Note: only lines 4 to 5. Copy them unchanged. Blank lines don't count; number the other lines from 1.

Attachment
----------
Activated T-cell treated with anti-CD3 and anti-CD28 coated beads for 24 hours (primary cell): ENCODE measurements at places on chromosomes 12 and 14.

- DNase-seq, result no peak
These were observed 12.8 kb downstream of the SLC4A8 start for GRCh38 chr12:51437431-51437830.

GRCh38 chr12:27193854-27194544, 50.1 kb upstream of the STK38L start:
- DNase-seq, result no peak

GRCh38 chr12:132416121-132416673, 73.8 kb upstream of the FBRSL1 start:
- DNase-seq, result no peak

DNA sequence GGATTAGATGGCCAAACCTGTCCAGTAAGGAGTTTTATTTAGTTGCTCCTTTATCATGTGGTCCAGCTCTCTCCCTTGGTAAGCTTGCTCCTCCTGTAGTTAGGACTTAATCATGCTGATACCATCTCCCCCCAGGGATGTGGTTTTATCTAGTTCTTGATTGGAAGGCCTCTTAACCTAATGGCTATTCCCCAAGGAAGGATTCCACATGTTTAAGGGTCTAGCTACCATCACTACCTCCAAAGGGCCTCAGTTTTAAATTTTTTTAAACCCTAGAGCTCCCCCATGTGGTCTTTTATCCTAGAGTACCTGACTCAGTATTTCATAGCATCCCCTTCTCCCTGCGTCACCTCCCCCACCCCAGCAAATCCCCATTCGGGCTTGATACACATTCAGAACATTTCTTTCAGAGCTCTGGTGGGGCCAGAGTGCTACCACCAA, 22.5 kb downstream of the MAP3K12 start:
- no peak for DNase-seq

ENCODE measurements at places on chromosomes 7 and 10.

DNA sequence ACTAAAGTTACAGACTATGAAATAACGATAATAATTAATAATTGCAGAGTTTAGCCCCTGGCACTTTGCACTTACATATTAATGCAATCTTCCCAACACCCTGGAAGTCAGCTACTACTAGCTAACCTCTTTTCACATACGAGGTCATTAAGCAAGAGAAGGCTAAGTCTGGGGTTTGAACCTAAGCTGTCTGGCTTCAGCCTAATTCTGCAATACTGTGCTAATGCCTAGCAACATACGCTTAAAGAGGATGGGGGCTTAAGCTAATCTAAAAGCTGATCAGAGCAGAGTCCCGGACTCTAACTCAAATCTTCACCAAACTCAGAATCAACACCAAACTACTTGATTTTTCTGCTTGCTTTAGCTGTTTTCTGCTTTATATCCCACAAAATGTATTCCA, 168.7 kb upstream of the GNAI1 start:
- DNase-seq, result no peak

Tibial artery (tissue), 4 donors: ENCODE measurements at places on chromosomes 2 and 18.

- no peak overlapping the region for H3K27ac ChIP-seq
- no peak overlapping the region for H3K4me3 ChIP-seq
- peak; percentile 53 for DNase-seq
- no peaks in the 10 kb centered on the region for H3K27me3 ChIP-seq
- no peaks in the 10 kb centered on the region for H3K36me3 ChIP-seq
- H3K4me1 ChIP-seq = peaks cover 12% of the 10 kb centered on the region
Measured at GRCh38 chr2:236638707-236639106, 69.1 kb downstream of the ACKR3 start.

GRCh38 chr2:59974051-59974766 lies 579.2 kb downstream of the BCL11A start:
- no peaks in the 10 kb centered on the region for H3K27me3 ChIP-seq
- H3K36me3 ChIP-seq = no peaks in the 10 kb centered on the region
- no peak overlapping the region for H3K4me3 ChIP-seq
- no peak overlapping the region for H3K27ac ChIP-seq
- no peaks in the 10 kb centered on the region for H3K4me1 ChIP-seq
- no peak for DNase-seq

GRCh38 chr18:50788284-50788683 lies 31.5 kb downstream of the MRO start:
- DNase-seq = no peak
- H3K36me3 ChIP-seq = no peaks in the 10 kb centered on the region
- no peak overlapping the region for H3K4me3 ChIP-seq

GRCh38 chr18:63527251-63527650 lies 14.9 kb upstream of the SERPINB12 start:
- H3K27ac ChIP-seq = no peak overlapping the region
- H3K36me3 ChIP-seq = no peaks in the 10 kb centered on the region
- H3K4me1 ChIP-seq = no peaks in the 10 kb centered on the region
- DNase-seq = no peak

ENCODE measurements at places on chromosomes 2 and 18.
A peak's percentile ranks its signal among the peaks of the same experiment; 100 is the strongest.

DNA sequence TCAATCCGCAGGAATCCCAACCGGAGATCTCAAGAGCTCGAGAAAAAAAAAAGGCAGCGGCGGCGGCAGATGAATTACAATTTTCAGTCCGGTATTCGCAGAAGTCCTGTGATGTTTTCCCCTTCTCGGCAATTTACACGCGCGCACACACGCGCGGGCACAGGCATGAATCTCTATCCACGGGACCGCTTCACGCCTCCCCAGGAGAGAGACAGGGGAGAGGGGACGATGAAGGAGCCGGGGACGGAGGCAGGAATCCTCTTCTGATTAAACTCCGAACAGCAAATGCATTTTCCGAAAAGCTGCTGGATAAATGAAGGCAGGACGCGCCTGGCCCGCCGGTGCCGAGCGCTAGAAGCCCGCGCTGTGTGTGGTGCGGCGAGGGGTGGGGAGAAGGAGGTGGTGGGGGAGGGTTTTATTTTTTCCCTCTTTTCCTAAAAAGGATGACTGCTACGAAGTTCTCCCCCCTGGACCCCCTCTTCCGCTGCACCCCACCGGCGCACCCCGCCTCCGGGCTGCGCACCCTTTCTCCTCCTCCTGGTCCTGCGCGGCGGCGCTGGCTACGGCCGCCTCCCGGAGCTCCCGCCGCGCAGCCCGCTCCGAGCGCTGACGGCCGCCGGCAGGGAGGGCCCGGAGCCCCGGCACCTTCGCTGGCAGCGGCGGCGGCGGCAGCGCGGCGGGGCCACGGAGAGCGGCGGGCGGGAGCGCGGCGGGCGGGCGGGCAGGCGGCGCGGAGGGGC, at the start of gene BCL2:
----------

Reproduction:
GRCh38 chr12:27193854-27194544, 50.1 kb upstream of the STK38L start:
- DNase-seq, result no peak